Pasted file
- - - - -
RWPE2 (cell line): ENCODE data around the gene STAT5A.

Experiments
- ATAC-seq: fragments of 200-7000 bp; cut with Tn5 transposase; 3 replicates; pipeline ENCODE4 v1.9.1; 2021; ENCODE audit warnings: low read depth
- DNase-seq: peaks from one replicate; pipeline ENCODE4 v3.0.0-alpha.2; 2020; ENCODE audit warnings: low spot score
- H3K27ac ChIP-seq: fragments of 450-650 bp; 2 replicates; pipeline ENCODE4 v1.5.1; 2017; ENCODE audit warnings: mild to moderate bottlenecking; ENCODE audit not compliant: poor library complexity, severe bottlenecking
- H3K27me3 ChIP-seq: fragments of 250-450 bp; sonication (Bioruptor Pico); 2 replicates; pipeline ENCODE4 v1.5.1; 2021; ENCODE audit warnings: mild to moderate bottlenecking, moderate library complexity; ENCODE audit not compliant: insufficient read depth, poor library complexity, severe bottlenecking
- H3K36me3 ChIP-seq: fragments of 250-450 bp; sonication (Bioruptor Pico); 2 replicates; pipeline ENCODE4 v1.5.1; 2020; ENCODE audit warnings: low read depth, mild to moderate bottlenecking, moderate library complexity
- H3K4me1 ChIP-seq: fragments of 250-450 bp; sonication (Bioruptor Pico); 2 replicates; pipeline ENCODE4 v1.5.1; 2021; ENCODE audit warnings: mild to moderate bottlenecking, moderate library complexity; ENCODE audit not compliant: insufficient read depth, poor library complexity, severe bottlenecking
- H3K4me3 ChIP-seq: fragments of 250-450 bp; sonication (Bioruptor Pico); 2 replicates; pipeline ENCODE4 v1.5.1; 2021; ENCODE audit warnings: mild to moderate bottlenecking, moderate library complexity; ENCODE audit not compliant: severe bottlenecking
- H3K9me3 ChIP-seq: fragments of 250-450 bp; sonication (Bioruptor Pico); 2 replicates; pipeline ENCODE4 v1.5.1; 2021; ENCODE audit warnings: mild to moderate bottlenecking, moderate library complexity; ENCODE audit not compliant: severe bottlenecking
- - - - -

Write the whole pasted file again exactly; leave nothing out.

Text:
RWPE2 (cell line): ENCODE data around the gene STAT5A.

Experiments
- ATAC-seq: fragments of 200-7000 bp; cut with Tn5 transposase; 3 replicates; pipeline ENCODE4 v1.9.1; 2021; ENCODE audit warnings: low read depth
- DNase-seq: peaks from one replicate; pipeline ENCODE4 v3.0.0-alpha.2; 2020; ENCODE audit warnings: low spot score
- H3K27ac ChIP-seq: fragments of 450-650 bp; 2 replicates; pipeline ENCODE4 v1.5.1; 2017; ENCODE audit warnings: mild to moderate bottlenecking; ENCODE audit not compliant: poor library complexity, severe bottlenecking
- H3K27me3 ChIP-seq: fragments of 250-450 bp; sonication (Bioruptor Pico); 2 replicates; pipeline ENCODE4 v1.5.1; 2021; ENCODE audit warnings: mild to moderate bottlenecking, moderate library complexity; ENCODE audit not compliant: insufficient read depth, poor library complexity, severe bottlenecking
- H3K36me3 ChIP-seq: fragments of 250-450 bp; sonication (Bioruptor Pico); 2 replicates; pipeline ENCODE4 v1.5.1; 2020; ENCODE audit warnings: low read depth, mild to moderate bottlenecking, moderate library complexity
- H3K4me1 ChIP-seq: fragments of 250-450 bp; sonication (Bioruptor Pico); 2 replicates; pipeline ENCODE4 v1.5.1; 2021; ENCODE audit warnings: mild to moderate bottlenecking, moderate library complexity; ENCODE audit not compliant: insufficient read depth, poor library complexity, severe bottlenecking
- H3K4me3 ChIP-seq: fragments of 250-450 bp; sonication (Bioruptor Pico); 2 replicates; pipeline ENCODE4 v1.5.1; 2021; ENCODE audit warnings: mild to moderate bottlenecking, moderate library complexity; ENCODE audit not compliant: severe bottlenecking
- H3K9me3 ChIP-seq: fragments of 250-450 bp; sonication (Bioruptor Pico); 2 replicates; pipeline ENCODE4 v1.5.1; 2021; ENCODE audit warnings: mild to moderate bottlenecking, moderate library complexity; ENCODE audit not compliant: severe bottlenecking